Alan Balboni. Beyond the Mafia: Italian Americans and the Development of Las Vegas. Reno: University of Nevada Press, 1996. xix + 168 pp. $27.95 (cloth), ISBN 978-0-87417-243-0.
Reviewed by Joyce Duncan (East Tennessee State University)
Published on H-PCAACA (December, 1996)
In the wake of such published and filmed blockbusters of modified history as Bugsy and Nicholas Pileggi's Casino comes Beyond the Mafia by Alan Balboni, professor of history and political science at the Community College of Southern Nevada in Las Vegas. The world's population has long been fascinated by the romance of Glitter Gulch and The Strip and lured by the promise of quick riches, easily attained, but it has been the mythological marriage of that adult Disneyland to the Mob which has most intrigued those attracted to Nevada lore. Although he acknowledges the historical presence of "The Boys," as he calls those connected to organized crime, Balboni offers an antithesis to popular opinion by proving that many immigrants, particularly those of Italian descent, were instrumental in all areas of the economic development of Las Vegas, without any fraternization with the Mafia.
According to Balboni, the national media's focus on alleged Mob connections to organized gambling and to the unprecedented growth of Las Vegas (from 127,000 people in 1960 to over a million in 1995) has downplayed the diverse and important contributions made by the average entrepreneurial immigrant spirit. Based on interviews with more than 150 Italian American residents of Las Vegas, Beyond the Mafia endeavors to dispel the Mafia myth by revealing individual life stories of real people descended from agrarian stock, railroad builders, shopkeepers, politicians, restauranteurs, and public works officials, as well as those employed by the casinos. The author affirms that the fluid nature of Las Vegas allowed thousands of Italian Americans to be assimilated into the population.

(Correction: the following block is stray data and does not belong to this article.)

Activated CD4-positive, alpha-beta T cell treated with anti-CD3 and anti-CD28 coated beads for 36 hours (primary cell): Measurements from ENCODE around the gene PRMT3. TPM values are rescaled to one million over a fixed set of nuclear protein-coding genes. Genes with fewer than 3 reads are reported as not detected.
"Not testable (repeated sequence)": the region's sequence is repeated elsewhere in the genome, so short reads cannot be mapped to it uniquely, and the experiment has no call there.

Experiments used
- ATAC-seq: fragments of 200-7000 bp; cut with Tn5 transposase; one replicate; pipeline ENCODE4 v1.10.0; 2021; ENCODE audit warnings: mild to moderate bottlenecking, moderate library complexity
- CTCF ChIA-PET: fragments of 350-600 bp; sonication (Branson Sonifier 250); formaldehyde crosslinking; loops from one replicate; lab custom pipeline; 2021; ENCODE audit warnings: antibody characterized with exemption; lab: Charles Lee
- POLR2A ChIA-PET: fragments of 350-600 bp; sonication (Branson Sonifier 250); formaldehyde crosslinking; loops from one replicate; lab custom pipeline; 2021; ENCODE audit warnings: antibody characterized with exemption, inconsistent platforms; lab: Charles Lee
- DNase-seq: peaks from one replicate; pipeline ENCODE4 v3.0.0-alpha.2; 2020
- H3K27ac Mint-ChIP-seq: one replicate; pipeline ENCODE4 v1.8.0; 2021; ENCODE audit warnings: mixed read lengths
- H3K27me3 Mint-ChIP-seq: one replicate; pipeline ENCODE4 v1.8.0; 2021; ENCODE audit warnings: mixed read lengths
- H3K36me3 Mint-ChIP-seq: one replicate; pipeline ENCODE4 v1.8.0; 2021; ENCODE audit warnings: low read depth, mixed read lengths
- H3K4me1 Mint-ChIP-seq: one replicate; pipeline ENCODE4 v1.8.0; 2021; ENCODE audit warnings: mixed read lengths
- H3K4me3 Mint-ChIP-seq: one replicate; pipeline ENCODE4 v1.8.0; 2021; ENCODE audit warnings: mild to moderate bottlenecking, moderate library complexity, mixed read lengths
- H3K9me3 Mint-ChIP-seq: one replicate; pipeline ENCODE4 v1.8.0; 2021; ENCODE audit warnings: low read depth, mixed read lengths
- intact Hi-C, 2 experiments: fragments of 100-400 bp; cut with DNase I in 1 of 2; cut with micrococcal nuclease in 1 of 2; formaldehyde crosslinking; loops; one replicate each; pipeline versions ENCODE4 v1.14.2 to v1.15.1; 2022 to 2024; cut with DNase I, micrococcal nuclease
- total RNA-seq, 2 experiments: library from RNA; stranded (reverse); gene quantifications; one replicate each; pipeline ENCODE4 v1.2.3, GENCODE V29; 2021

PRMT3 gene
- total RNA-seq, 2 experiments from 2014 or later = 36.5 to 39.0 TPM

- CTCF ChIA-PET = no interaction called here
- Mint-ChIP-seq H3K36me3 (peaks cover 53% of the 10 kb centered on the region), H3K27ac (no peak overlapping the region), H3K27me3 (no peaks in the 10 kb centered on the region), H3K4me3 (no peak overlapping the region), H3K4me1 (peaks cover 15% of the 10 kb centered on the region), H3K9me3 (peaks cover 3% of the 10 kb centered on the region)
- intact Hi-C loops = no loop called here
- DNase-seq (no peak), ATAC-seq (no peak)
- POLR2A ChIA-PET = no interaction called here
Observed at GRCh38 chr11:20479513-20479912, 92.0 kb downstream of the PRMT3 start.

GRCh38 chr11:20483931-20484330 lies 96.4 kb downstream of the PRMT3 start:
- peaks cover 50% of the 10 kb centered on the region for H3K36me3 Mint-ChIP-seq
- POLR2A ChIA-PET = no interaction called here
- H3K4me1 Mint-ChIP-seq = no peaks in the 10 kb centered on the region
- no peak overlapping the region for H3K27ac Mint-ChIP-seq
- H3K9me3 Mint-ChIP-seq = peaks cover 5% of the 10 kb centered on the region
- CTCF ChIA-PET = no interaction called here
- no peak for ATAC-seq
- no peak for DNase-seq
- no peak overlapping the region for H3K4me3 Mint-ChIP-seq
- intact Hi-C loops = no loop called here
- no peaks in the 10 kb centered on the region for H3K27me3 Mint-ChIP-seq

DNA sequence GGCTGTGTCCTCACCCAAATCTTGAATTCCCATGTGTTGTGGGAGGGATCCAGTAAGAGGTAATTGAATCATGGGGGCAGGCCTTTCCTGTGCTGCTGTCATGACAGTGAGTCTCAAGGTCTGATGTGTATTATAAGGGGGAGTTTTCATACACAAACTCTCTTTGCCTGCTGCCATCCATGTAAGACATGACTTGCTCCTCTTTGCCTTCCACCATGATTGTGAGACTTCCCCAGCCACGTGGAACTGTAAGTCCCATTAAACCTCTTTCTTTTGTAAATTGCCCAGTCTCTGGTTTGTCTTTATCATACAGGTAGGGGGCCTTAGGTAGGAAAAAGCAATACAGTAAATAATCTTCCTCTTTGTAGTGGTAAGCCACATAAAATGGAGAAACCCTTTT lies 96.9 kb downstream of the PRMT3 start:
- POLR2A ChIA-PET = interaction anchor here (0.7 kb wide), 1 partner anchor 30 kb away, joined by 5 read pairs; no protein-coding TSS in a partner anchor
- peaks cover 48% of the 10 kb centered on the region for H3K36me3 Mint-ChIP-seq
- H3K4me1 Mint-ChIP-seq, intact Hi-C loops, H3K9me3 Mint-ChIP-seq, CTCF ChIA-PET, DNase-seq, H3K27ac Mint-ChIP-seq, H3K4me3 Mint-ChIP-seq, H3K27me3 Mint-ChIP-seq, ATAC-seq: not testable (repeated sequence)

Although it is not his thesis, Balboni does not deny the presence of the Italian Mafia in the desert. He covers their involvement in initial casino building and in the money-skimming scandals of the corporate era. Additionally, he discusses the Black Book, the collection of names of Excluded Persons maintained by the state Gaming Commission, which lists many of Italian descent. At the heart of the study, however, are the interviews which demonstrate that the majority of Italians in Nevada are industrious, normal folk with no Mob affiliation, either real or imagined.
For those who expect any work that ties Las Vegas to the Mafia in its title to reveal dastardly deeds and nefarious secrets, Beyond the Mafia will be a disappointment--a bit dry and over-academic. But for those impressed by scholarly research diligently done with historical accuracy, the study will be an invaluable reference on a particular population in a peculiar region. The book is liberally illustrated and indexed and offers a generous bibliography.
Beyond the Mafia is an accessible and informative work, the bottom line of which bashes the stereotypes of swarthy men in shiny suits wielding machine guns.
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Joyce Duncan. Review of Balboni, Alan, Beyond the Mafia: Italian Americans and the Development of Las Vegas.
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